Brandenburger Tor (eng: Brandenburger Gate) is one of the most famous landmarks of Berlin and Germany. It is an 18th century neoclassical triumphal arch that was constructed in 1791. It was originally a sign of peace, commissioned by King Friedrick William II of Prussia, designed by Carl Gotthard Langhans. Brandenburger Tor took three years to finish.
During the wars of the 19th century, the Prussians was defeated by Napoleon’s forces in 1806. The Quadriga (the top ornament with an goddess in a chariot pulled by horses) was brought to Paris as a symbol of victory. However, when Napoleon was defeated in 1814 and Prussia occupied Paris, General Ernst von Pfuel made sure the Quadriga was brought back to Berlin. It was also redesigned: the goddess, Victoria, was equipped with the Prussian symbols of an eagle and an iron cross.
World War II
When the Nazis came to power in the 1930’s, they used a lot of existing symbols in their propaganda. The Brandenburger Tor and its Quadriga were no exceptions. During World War II and the heavy bombing of Berlin, Brandenburger Tor survived, but was damaged by bullets and bombs. One of the ornament’s horses head fell of and is now kept at the Märkisches Museum.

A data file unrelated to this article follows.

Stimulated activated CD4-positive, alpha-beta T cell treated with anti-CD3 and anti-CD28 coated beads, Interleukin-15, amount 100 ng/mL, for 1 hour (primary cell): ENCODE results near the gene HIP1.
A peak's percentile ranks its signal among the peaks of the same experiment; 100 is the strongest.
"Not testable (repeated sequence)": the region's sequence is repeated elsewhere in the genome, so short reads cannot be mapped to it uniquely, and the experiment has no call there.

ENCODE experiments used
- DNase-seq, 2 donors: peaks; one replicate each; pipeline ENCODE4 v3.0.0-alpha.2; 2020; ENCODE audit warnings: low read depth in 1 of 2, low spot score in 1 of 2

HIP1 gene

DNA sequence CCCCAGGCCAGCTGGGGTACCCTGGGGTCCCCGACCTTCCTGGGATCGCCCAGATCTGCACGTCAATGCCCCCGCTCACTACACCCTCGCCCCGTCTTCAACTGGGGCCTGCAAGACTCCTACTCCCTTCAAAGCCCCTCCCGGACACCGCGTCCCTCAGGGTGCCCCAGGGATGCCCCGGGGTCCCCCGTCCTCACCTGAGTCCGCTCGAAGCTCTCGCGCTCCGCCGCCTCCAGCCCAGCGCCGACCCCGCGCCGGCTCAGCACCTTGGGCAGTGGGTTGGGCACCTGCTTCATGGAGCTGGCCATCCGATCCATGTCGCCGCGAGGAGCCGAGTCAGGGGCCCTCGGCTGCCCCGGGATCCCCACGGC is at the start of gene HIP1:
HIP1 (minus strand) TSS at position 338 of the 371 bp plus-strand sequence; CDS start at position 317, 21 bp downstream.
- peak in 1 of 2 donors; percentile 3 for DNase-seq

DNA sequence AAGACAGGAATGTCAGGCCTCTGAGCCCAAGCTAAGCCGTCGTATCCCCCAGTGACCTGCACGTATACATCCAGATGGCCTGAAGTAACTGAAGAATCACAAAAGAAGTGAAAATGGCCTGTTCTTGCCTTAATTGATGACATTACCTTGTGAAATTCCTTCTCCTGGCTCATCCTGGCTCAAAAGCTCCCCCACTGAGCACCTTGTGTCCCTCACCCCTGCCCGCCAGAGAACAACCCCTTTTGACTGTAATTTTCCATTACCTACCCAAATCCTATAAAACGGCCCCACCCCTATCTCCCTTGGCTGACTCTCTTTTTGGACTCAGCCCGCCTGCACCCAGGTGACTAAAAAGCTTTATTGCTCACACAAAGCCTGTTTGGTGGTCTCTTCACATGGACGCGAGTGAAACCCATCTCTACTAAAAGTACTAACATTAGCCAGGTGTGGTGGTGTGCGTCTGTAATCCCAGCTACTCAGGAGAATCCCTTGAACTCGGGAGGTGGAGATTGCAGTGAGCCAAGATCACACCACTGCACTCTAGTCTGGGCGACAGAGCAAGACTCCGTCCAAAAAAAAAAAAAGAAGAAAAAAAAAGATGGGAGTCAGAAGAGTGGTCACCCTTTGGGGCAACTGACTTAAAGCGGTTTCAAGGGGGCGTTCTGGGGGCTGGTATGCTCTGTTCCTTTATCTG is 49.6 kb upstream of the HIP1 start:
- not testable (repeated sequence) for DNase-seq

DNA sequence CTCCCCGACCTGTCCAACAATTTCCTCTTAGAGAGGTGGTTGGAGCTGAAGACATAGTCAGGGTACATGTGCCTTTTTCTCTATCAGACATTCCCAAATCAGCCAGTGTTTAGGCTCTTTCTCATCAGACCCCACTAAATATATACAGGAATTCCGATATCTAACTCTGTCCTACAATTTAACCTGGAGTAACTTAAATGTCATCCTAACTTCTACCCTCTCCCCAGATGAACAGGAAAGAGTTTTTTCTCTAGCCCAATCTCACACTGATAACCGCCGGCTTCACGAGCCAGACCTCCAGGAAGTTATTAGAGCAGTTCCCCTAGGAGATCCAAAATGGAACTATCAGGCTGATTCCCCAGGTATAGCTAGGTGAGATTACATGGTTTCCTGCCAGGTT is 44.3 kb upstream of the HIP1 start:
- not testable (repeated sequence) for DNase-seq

Brandenburger Tor is located in east Berlin. Thus, when the Berlin wall was rised in 1961, the Gate was not accessible for many people. This situation would last almost 30 years, during the cold war. December 22, 1989, the crossing at the Gate was reopened when the West German chancellor, Helmut Kohl walked through to be greeted by East Germany’s prime minister, Hans Modrow.
Brandenburger Tor today
When the Berlin wall fell and east- and west Berlin were joined together, the Brandenburger Tor got a new symbolic meaning: freedom and unity. During the years, the monument has been renovated and restored. Brandenburger Tor and its surrounding Pariser Platz is today a pedestrian area and a must visit when you plan your trip to Berlin. Who knows what symbolics this historic area will have in the future?